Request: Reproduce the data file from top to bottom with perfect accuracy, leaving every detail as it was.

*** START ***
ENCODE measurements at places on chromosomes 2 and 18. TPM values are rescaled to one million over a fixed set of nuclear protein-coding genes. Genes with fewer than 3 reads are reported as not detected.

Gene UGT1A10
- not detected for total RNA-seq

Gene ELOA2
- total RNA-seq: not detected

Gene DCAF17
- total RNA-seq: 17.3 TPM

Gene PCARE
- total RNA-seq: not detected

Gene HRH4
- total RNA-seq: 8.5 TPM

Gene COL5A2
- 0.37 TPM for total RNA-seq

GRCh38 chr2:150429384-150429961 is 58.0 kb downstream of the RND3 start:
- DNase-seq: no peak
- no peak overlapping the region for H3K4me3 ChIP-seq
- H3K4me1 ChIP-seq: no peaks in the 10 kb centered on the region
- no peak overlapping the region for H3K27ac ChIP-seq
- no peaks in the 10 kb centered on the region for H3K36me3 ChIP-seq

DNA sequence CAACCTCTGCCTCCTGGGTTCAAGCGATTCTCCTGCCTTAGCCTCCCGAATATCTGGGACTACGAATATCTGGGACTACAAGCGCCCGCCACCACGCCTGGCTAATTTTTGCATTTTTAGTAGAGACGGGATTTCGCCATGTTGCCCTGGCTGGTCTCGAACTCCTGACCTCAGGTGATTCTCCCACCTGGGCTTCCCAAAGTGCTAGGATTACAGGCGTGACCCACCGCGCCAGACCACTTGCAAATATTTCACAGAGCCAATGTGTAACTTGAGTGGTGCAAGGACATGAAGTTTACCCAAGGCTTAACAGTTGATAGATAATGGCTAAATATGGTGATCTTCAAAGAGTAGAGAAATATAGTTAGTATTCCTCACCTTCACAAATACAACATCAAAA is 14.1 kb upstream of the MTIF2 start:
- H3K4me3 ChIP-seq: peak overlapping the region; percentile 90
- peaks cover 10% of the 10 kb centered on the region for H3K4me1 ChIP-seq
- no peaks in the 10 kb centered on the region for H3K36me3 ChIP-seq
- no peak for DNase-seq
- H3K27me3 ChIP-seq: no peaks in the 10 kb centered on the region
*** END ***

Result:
ENCODE measurements at places on chromosomes 2 and 18. TPM values are rescaled to one million over a fixed set of nuclear protein-coding genes. Genes with fewer than 3 reads are reported as not detected.

Gene UGT1A10
- not detected for total RNA-seq

Gene ELOA2
- total RNA-seq: not detected

Gene DCAF17
- total RNA-seq: 17.3 TPM

Gene PCARE
- total RNA-seq: not detected

Gene HRH4
- total RNA-seq: 8.5 TPM

Gene COL5A2
- 0.37 TPM for total RNA-seq

GRCh38 chr2:150429384-150429961 is 58.0 kb downstream of the RND3 start:
- DNase-seq: no peak
- no peak overlapping the region for H3K4me3 ChIP-seq
- H3K4me1 ChIP-seq: no peaks in the 10 kb centered on the region
- no peak overlapping the region for H3K27ac ChIP-seq
- no peaks in the 10 kb centered on the region for H3K36me3 ChIP-seq

DNA sequence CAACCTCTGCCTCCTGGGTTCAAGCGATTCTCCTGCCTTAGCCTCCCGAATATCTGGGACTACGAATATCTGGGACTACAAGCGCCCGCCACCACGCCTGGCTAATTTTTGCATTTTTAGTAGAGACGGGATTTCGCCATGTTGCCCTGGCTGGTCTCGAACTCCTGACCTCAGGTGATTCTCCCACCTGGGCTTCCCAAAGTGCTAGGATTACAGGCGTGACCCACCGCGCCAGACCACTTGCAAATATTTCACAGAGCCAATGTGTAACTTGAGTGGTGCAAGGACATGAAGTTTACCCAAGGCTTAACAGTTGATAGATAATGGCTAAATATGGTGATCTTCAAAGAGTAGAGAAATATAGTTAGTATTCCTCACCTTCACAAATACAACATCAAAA is 14.1 kb upstream of the MTIF2 start:
- H3K4me3 ChIP-seq: peak overlapping the region; percentile 90
- peaks cover 10% of the 10 kb centered on the region for H3K4me1 ChIP-seq
- no peaks in the 10 kb centered on the region for H3K36me3 ChIP-seq
- no peak for DNase-seq
- H3K27me3 ChIP-seq: no peaks in the 10 kb centered on the region